The legislation for maintaining national security inevitably touches upon issues of civil rights and freedoms, a point repeatedly emphasized in the consultation document, which seeks to strike a balance between the two. There is a dialectical relationship between security and freedom: they are interconnected yet contradictory. Without certain concessions on rights and freedoms, security cannot be ensured; and without security, rights and freedoms cannot be protected.


The consultation document acknowledges this balance but notes the difficulty in abstractly defining specific principles or objective standards. While this issue can be discussed, it may not be resolved during the formal legislation process. Expectations should be managed realistically, considering the practical situation. Hong Kong society has traditionally prioritized rights over duties, with a tendency towards utilitarianism that requires guidance and adjustment through this consultation process.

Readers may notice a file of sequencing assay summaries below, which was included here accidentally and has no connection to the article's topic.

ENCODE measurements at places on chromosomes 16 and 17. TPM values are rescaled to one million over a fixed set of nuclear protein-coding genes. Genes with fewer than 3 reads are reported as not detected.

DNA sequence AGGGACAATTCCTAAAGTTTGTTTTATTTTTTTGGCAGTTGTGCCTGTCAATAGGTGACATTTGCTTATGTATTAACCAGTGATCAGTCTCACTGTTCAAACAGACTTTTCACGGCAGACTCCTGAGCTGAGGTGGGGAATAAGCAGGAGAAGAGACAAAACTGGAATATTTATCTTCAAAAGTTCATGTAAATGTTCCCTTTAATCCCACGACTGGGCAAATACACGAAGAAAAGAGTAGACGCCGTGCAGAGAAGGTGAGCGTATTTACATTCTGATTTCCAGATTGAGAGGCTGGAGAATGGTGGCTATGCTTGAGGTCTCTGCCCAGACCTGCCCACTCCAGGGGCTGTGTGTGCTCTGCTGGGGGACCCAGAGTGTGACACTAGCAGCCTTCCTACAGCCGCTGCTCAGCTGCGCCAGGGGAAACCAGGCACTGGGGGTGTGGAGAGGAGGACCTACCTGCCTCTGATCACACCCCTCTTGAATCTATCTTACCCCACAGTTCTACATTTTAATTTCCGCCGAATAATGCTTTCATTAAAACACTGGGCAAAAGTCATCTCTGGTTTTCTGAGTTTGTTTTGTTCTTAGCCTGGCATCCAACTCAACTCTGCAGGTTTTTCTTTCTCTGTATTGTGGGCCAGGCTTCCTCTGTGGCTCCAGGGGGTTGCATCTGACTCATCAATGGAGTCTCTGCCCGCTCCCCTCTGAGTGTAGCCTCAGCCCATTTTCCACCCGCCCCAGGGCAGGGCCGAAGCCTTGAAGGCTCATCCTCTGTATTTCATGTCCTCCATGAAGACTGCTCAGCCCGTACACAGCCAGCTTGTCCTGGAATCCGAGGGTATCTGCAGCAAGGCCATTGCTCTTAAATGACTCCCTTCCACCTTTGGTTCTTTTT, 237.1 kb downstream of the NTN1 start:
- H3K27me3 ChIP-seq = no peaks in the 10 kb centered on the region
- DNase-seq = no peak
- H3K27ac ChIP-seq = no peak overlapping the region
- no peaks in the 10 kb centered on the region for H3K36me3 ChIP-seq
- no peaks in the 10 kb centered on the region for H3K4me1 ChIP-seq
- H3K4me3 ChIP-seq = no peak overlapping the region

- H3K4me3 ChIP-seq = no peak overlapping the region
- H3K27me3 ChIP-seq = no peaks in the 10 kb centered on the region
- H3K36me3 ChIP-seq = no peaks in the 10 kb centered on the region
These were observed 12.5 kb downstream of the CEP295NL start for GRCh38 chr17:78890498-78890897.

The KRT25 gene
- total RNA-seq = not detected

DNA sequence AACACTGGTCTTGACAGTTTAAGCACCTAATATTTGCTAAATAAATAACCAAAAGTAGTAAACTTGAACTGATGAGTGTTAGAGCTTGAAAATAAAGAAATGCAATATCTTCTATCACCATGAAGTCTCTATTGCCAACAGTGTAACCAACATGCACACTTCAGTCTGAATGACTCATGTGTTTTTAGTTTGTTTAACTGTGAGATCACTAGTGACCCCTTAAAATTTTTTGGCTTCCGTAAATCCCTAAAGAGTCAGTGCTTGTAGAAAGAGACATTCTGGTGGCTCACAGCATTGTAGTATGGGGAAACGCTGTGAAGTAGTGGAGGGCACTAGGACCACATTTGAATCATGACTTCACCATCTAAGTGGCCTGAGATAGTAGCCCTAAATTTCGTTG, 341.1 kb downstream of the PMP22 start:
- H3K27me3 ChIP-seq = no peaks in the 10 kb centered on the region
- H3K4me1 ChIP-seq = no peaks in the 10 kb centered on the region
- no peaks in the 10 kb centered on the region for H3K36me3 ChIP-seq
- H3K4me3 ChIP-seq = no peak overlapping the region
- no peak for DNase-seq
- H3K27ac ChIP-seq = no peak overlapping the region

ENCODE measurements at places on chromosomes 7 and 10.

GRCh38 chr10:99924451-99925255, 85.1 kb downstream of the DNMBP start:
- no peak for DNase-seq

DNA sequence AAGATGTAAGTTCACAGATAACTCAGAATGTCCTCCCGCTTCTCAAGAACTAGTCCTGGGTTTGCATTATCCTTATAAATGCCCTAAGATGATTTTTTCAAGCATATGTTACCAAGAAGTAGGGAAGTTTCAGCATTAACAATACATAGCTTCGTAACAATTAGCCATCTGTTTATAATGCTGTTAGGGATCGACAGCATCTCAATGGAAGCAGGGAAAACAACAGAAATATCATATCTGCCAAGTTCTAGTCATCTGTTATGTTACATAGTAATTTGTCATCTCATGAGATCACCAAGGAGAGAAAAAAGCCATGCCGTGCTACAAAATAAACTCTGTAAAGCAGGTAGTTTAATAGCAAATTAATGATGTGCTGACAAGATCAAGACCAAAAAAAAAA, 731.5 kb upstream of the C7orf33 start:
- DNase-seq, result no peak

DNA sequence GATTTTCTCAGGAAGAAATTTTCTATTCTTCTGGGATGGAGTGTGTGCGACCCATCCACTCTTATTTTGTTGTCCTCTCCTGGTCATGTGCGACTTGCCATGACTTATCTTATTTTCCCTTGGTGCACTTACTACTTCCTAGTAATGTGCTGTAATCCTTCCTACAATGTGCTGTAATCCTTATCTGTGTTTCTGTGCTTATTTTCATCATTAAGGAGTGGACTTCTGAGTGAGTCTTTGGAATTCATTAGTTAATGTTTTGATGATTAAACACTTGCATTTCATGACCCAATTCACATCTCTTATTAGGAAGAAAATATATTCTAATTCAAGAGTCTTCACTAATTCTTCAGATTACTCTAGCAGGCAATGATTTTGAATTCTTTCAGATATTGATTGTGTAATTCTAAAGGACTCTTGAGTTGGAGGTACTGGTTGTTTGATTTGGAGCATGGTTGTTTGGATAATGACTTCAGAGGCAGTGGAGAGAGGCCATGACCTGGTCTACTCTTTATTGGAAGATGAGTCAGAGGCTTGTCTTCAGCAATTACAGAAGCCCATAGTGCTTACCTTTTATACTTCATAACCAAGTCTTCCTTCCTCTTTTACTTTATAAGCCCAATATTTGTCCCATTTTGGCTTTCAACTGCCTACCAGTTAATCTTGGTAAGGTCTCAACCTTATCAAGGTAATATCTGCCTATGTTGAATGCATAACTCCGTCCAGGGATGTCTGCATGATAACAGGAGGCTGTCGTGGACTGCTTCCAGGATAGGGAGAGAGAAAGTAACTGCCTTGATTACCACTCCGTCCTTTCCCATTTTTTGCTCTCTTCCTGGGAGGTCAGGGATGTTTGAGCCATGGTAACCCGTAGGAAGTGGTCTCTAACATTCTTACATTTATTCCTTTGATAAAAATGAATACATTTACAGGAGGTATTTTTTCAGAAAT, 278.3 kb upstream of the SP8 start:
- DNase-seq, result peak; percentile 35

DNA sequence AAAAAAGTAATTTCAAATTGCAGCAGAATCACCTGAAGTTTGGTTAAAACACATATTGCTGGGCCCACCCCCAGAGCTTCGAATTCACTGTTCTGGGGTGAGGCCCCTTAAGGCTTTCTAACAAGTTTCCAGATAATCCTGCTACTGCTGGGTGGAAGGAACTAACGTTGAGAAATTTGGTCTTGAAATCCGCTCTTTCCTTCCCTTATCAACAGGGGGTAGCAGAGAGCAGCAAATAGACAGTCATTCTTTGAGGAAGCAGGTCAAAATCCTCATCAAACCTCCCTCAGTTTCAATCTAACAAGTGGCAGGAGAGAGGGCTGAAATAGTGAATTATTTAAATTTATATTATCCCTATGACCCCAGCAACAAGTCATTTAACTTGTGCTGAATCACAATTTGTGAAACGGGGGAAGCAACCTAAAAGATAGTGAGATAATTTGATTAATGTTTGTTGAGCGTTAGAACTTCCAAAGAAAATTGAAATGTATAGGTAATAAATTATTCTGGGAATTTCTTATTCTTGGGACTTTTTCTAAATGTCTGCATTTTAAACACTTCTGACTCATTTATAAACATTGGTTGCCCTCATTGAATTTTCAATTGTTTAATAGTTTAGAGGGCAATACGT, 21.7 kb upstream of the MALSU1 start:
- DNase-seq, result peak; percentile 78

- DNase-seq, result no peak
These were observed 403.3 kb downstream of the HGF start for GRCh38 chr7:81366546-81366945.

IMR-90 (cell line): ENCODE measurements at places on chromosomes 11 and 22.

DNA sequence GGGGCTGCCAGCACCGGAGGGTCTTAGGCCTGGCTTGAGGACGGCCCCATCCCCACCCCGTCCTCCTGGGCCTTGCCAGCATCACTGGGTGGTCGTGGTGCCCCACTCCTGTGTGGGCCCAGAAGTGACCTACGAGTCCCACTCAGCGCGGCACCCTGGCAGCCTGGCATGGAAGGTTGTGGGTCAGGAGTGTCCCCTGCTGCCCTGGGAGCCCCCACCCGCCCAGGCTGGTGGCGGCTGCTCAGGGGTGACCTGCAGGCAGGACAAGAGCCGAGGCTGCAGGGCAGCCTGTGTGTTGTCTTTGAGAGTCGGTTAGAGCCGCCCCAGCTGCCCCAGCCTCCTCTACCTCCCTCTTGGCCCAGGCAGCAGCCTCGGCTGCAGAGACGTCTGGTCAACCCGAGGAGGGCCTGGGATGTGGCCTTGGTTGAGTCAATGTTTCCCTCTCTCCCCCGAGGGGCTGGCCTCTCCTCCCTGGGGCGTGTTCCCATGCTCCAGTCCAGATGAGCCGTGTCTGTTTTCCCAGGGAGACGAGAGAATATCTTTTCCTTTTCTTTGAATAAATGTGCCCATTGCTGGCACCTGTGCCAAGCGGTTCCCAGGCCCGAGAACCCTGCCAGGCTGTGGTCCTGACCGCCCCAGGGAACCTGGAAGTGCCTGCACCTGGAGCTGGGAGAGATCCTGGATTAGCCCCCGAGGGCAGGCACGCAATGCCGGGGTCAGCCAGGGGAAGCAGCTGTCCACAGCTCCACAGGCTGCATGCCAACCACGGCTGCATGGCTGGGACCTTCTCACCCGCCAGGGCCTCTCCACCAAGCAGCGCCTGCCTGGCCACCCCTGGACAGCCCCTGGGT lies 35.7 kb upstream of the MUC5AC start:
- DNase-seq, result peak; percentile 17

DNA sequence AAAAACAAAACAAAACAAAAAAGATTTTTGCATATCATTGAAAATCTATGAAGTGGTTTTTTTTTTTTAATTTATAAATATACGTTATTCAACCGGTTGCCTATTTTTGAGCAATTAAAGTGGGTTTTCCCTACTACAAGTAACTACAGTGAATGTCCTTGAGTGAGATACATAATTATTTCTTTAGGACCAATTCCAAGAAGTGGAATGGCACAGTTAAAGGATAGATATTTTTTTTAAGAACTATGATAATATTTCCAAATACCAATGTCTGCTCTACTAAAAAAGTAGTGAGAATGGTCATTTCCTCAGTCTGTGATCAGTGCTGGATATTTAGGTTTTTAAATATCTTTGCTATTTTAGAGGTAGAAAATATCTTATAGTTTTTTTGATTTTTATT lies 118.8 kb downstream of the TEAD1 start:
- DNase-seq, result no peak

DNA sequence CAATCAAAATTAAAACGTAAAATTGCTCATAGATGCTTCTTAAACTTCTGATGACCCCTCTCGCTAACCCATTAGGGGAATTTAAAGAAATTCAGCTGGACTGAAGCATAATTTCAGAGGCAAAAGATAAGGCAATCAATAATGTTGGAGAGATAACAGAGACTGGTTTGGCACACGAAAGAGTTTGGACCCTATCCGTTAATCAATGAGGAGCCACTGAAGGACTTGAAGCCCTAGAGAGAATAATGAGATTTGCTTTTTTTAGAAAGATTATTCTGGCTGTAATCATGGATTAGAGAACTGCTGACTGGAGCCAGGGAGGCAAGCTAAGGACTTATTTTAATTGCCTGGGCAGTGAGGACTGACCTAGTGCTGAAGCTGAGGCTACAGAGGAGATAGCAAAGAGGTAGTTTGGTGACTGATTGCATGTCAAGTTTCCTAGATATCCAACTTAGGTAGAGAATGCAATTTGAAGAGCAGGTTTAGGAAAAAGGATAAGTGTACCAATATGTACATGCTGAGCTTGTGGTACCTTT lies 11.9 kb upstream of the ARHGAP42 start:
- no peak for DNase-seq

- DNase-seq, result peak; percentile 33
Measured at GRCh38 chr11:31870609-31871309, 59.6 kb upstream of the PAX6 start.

Media discussions have focused on several public concerns, including whether leaking state secrets can be defended on the grounds of public interest, whether journalists should receive special exemptions, how incitement can be distinguished from the freedom of expression, whether collusion with foreign powers contradicts Hong Kong’s extensive international ties, and whether prohibiting detainees suspected of national security crimes from contacting certain lawyers infringes on their legal rights. These important issues, typical of common disputes, are difficult to resolve without considering specific circumstances and examples.